Arctic Fire 2012 – June 26-27

This coming week (June 26-27, 2012) will mark the first ever Arctic Fire Invitational Hammer-In ( www.arcticfire2012.com ). I imagine that leaves most of you wondering, “What the hell is that?”

Fair question.

Arctic Fire 2012 is an invitation only event featuring a half-dozen of the world’s most accomplished bladesmiths. Two days of seminars, lectures and demonstrations will be streamed live online in what, to the best of our knowledge, is the first ever event of its kind. It’s going to be AWESOME and I can’t wait. Even if I didn’t have an ounce of interest in swords, carving and metalcraft, I would enjoy this.

Try thinking about it this way. I don’t know a thing about golf, right? Still, I have to imagine that getting the chance to hang out for a couple days with Tiger Woods, Phil Mickelson, and Jack Nicklaus would be all kinds of fascinating. Same thing applies here. These guys are masters.

The smiths are coming to Alaska from all over the world. They are to a man artists, craftsmen and historians performing at the pinnacle of their trade. I couldn’t be more proud to be involved with the event and I’m flattered that co-hosts Dave Stephens ( @DaveStephens11 ) and Shane Harvey along with producer/director Van Clifton ( @Van_Clifton ) would include me. I also want to take a moment to call attention to a story that may otherwise go untold. It’s a story that is critical to the inception of the event and the genesis of one of the talented smiths that will be presenting next week at the Hammer-In.

I met Dave Stephens when I was thirteen years old. He was a transplant to my hometown of Palmer from the rural fishing community of Cordova some 150 miles from Anchorage. I had always been a single-friend kind of guy. My best buddy since grade school had just relocated to Minnesota and I was left with the daunting task of interacting with other humans or facing three more years of high school alone. Dave was new to town and didn’t know many people. All the ingredients were there, we just needed a catalyst to kick things off.

When we chanced to sit next to each other in health class, I noticed a wicked scar on Dave’s thumb. He had cut off the top of one knuckle. I had hacked off a finger with a chisel. I asked him if he liked gaming and was pleased with an affirmative answer.

Good enough for me… I had my new buddy.

Dave and I have shared an assortment of interests and adventures over the intervening quarter century. I want to call attention to one in particular. One that I have wandered away from but that has been definitive for Dave and critical to the creation of next week’s Arctic Fire event. That is, of course, bladesmithing.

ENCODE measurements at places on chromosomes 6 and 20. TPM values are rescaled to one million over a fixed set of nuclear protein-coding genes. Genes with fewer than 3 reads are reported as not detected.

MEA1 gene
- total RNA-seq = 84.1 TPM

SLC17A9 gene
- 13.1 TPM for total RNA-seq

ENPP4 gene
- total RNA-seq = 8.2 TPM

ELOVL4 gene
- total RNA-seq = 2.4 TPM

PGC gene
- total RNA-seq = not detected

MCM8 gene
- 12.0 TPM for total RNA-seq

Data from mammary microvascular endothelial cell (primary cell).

Dave has social gravity. He likes his space and his stuff and he bring what he wants to him rather than venturing out to find it. As a result, I spent a lot of time at Dave’s place while we subjugated high school to our will. The vast majority of that time was spent enmeshed in some type of gaming endeavor. However, the very first time that I went to his house was to check out his forge. I was familiar with metalworking. We had a coal forge with a bench mounted wheel grinder at home. My Dad mostly used it to make or repair tools for the shop or tack for our horses. Dave’s forge was far less functional and at the same time infinitely more impressive for a fourteen-year-old smith.

Dave had rigged up a shop-vac to feed air underneath a dugout pit in the yard behind his parents’ garage. The knives he made were crude and simple and they tended to fall to pieces if you tried to use them. That being said, they were already better than the ones that I tinkered around with. Over the next several years, we each got belt grinders and gas forges. Dave got an actual anvil (we had already had a couple). Our knives improved. We started working with wood and leather and micarta for things like handles and sheaths. We played with stock removal and forged our first damascus from lengths of cable. About the time we left Palmer for college, my attention wandered and there I leave the story.

Dave, on the other hand, continued to develop and became a student of the craft. Through our twenties and into our early-thirties; he juggled college housing, grad school, doctoral programs, garage-less (read: workshop-less) apartments, and the overwhelming demands of entrepreneurship. Through it all, Dave maintained a love of red hot metal and clanging hammers and wickedly curved edges. When life denied him a forge and anvil, it provided books and the internet. Self-education filled in for shop time whenever a dedicated forge was an elusive ambition.

Now settled and able to fully explore his obsession with steel and sharp, pointy things, it is a pleasure to see my lifelong friend mastering his craft. I get to watch him produce objects of art that increasingly dazzle us interested laypersons. Yet for him, each piece is an instructional process that hammers home just how much there is left to learn. How much knowledge has been lost, abandoned or remains yet to be discovered.

Dave will be one of the presenters next week at Arctic Fire 2012. He will be demonstrating some advanced pattern welding techniques for making rather insane damascus patterns. I’ll be the close-up camera operator, hopping in and out of the wide shot to try and catch all the action. I encourage everyone to check out the coverage for a rare, perhaps unique, opportunity to catch these masters together and at play with their craft.

This is going to be awesome!

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